What has been your experience with meeting the parents? What advice do you have?
What happens when the man you love isn’t from the country and culture that first captured your heart?
That’s the conundrum Linda Dunsmore of Linda Living in China — a self-professed “China fan” — faced when she fell for a man from Korea. She writes, “I was worried because he was Korean, while I was passionate about China…. I kept asking myself, ‘Why do I have to fall in love with a Korean man?'”
I started studying Chinese in 2010, went to China in 2012 for an internship, and also dated a Chinese man (the relationship failed but that is another story). In 2013, I had to return to America to finish my Bachelor’s degree in San Diego, California. Every day, I was still reminiscing about my life in China. I cooked Chinese food, started writing my own blog about China and made almost exclusively Chinese/Taiwanese friends. I was sure to return to China after I graduated.
However, one day, I met someone who changed my life completely.
I remember it like it was yesterday. I was helping a friend to find an apartment in Pacific Beach (San Diego’s party area). She wanted to move in together with two other students from our university. We were going to meet him in front of the apartment and he was also going to bring a few friends to help him. We arrived at the scene and a few minutes later they arrived — our classmate from Turkey plus three Asian guys (including one particularly handsome fellow). I had hoped they would either be Taiwanese or Chinese or even from Hong Kong, and I was super excited. But then I discovered they weren’t from any of these places – they were Korean.
There was something incredibly special about this one handsome Korean guy. He was extremely charming; he even asked me about my heart-shaped sunglasses and mentioned that they were really cute. He had something about him that literally drew me to him. I also noticed how he was also suddenly really interested in me. We started talking every day on Facebook or text messaging. Then, before I knew it we met for our “first date”, which was one of the best nights of my life.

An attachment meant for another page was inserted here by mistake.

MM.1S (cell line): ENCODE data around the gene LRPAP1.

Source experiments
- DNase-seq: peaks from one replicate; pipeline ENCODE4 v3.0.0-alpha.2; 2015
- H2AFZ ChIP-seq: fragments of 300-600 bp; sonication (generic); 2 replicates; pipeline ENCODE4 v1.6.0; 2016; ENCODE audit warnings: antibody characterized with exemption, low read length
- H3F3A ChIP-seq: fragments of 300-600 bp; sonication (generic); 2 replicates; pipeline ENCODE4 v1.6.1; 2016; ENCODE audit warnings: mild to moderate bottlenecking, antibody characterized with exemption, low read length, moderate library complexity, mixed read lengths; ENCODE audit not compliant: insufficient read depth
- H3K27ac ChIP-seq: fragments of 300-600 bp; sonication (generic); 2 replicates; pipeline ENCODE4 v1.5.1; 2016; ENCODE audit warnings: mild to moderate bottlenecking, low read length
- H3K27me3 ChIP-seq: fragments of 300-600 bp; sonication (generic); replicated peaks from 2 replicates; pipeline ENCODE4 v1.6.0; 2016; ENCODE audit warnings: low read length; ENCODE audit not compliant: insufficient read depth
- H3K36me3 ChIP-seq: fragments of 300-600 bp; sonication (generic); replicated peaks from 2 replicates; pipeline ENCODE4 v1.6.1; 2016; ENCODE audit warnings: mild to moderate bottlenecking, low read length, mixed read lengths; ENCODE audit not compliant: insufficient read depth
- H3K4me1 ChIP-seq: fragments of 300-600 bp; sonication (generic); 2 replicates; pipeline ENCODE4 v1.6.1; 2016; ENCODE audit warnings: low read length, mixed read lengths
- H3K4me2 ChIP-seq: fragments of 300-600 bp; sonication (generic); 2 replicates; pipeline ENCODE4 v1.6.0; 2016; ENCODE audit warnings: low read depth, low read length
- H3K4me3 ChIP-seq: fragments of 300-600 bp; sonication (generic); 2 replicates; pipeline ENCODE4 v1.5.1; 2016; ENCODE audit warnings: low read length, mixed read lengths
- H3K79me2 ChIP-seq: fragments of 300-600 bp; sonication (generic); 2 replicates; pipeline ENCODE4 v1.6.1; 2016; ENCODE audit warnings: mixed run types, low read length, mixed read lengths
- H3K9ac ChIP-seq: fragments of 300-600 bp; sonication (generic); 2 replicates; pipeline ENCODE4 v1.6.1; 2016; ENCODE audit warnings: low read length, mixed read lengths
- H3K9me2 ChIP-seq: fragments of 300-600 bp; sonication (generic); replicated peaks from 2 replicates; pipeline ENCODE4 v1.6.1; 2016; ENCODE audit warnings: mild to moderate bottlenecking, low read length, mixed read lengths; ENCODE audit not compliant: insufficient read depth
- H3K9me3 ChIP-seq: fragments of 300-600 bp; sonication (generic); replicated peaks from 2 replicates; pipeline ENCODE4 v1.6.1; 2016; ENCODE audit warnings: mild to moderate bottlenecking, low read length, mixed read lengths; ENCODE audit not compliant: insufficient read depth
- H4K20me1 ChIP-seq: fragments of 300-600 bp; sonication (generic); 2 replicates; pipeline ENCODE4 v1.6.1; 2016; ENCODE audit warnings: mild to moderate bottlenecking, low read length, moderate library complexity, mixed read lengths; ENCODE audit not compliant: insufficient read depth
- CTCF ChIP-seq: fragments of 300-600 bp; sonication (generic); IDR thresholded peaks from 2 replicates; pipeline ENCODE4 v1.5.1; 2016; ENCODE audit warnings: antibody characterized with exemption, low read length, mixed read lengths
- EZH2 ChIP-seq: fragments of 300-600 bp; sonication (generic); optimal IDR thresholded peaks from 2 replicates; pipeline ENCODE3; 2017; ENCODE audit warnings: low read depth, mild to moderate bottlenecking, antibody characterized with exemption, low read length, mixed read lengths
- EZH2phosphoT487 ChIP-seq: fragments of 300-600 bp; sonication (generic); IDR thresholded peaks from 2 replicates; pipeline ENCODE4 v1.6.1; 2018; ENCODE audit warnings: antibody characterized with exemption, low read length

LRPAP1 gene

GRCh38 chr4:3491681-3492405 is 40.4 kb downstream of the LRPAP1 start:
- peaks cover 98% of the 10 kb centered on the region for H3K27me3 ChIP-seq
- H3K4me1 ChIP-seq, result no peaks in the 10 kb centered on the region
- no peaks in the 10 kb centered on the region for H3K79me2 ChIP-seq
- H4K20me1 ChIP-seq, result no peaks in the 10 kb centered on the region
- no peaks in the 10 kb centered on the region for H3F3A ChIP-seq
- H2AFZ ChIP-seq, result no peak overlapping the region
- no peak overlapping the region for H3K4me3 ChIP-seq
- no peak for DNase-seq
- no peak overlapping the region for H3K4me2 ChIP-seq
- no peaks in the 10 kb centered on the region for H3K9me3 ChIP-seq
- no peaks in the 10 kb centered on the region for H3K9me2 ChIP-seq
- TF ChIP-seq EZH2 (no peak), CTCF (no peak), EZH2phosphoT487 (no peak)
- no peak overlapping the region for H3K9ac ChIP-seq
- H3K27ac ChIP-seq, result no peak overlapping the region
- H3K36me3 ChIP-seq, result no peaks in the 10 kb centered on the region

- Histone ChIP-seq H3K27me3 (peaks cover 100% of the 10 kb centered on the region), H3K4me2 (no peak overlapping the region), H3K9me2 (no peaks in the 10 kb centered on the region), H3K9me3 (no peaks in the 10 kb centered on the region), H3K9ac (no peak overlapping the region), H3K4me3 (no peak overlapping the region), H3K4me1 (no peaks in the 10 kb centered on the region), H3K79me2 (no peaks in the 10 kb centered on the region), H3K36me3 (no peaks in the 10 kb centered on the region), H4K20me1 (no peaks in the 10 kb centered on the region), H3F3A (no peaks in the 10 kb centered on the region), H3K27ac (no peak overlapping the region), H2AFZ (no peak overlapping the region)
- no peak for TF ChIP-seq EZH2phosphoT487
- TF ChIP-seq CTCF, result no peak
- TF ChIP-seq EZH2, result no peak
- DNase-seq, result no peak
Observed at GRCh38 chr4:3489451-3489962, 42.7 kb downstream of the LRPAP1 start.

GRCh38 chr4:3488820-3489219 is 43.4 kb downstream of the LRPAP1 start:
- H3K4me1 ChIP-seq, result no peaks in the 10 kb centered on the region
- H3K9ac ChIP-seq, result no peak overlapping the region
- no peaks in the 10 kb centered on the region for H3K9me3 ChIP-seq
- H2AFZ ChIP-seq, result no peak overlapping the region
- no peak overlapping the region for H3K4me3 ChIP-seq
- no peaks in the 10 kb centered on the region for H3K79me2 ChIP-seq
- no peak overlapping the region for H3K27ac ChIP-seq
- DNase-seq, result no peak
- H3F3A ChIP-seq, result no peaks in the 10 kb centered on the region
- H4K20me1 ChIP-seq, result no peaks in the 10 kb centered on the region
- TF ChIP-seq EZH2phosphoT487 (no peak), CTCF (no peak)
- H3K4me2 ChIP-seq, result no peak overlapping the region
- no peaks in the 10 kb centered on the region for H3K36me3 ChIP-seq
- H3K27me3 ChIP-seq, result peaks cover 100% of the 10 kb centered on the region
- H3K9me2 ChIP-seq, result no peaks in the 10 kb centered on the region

I started to like him more and more, which should have made me feel amazing. Except, I actually felt incredibly worried. I was worried about what would happen if things worked out. I was worried because he was Korean, while I was passionate about China.
I was worried that I was in the “wrong” AMWF relationship.
I know that sounds ridiculous, but not for someone who invested so much of herself and her life into China. I already lived in China before, loved the country, and had finally mastered conversational Chinese. Meanwhile, I knew nothing about Korea and couldn’t speak a word of Korean. I didn’t know what to do and felt horribly confused! I kept asking myself, “Why do I have to fall in love with a Korean man?”
Of course, all of this was my head talking. But the thing is, you don’t love with your head, you love with your heart.
When I searched the depths of my heart, I realized that I fell in love with Jeongsu because of who he is — not because of his race or nationality. In the end, isn’t this what the AMWF community is really all about? We all fall in love with someone because of who he is not because he is Chinese, or Korean or Japanese. These men just happen to be Asian. It doesn’t mean we are completely obsessed with Asian men and strictly ignore all men of other races. It just means we found the right love for us.
Now I work for a Chinese-German company in Hunan, China as I maintain a long-distance relationship with my boyfriend Jeongsu, who is living in Korea. I’ve learned to balance these two parts of my life. While my heart still remains filled with China in so many ways, I’ve started studying Korean, trying Korean foods and reading up about his culture as much as I can. I’m coming to embrace Korean culture just as much as I’ve embraced Chinese culture. I’ve already visited him in Korea twice, including my most recent visit earlier this month. I consider it my second home now and his family my second family — my Korean family.
In the end, life cannot be planned. It always comes out differently than how you thought.
I never expected that my China-obsessed self would fall so hard for a Korean man. But as long as you’re following your heart, there’s no such thing as a “wrong” relationship.
Linda writes about life in China and Korea, her AMWF relationship with a Korean man, traveling around Asia and studying Asian languages at www.lindalivinginchina.com . She is also very active on social media, especially Facebook, Twitter and Instagram.